Tuesday, October 2, 2007
Michael Dumanis' "The Cease-Fire"
Michael Dumanis, editor of Legitimate Dangers and author of My Soviet Union, has descended upon us in Cleveland, where he is now the Director of the Poetry Center at Cleveland State University. Tonight he will be chatting with students at 5pm and giving a reading at John Carroll University at 8pm, where he will read his vaudevillian breakneck poetry; like the great Buster Keaton, who once literally broke his neck while filming a stunt, Dumanis may at least sprain his tongue. At the very least, with word-torrents like "The Woods Are Burning," he is sure to exercise his mouth and our ears most fervidly. I can't wait. Yet even the most dervishy poems, the tears of a clown are readily apparent....
from "The Woods are Burning" by Michael Dumanis
1. The Cease-Fire
I thought there was a war on. I was wrong. To think the war
was over me! The war was over. No: the war was over
there, the other side of the barbed wire enclosure
from our side, warless, where we fidgeted and held
each other's hand as though they were the last
we'd ever think to hold, all the while keeping
strict tabs on the body count covering the soft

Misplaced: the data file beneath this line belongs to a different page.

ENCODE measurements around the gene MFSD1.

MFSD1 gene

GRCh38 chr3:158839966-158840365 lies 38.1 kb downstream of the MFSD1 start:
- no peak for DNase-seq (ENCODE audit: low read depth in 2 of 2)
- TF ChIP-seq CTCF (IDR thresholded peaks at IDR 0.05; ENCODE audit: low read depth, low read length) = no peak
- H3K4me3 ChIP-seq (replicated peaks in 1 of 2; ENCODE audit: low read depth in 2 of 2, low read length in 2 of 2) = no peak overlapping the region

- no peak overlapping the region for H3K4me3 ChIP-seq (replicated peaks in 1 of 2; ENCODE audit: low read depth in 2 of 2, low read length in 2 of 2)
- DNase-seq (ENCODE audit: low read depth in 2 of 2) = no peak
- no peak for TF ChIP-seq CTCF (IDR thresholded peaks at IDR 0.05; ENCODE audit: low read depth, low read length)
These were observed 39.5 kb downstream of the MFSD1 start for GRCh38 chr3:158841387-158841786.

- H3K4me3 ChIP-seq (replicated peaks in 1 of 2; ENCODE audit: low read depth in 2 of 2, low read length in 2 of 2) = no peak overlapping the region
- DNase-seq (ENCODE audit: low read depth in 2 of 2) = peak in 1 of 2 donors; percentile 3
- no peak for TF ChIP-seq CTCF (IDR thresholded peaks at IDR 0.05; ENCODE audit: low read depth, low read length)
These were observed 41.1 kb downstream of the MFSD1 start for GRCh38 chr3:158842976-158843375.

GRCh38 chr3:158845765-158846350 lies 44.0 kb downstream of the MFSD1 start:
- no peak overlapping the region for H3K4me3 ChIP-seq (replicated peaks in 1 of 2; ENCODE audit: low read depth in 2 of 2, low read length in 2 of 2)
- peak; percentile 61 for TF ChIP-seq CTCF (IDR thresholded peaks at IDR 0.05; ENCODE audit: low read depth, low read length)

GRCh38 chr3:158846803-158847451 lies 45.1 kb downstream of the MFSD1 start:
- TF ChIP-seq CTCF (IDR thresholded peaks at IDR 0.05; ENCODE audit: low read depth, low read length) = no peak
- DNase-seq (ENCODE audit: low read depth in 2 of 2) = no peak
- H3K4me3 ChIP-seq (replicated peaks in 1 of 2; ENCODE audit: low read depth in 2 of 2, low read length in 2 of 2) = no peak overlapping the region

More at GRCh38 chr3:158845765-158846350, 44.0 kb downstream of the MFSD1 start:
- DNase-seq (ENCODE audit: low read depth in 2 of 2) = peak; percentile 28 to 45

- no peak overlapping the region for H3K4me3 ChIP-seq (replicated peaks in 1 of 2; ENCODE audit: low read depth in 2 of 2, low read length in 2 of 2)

field of lamb's ear, beside the nasturtiums,
it's just a field, merely an empty space
between the hydrangea bushes. The war was not over
the bushes, who, like the lamb's ear, the boy-gardener,
and the flowers, became the war's first casualties.
Because there was no cause for war and none of us
were sure there was a war for us to win, the newspapers
named it The Casual War, The War That's Not Really
a War, The Don't Mention It War, The What War,
The There Isn't a War War, The War Over Nothing,
and (on the day the papers were shut down) The War
The Authorities Ban Us From Covering. I,
as I have told the Truth Commission, didn't think
there was a war, nor spread the vicious rumor,
until the ground shook and I saw you fall, until I took
the survivor's cracked mouth into my open mouth,
tried ot give the survivor my last breath, and in the smoke
and cannonfire confusion of the war, mistook
his breath for mine, and pulled (I didn't mean to) his
last breath into my healthy mouth and watched him not
but this is not about me. I have testified.
Lay prostrate on the courtroom floor. Went down
before the Justice of the Peace on my trick knee.
Reached for the lavender-scented sleeve of her black robe
in her secluded chamber. Swore I knew nothing of
the Schlieffen Plan, the Bay of Pigs, the secret pact
we struck to fan the cease-fire's flames until it burned
itself out of existence, as she turned to me and ran
her satin hands over my eyelids, toward my lips.
Knowing the war would never end, we kissed.
Am I the one who suffered? Was I there?
This is not about me, Trojan Horse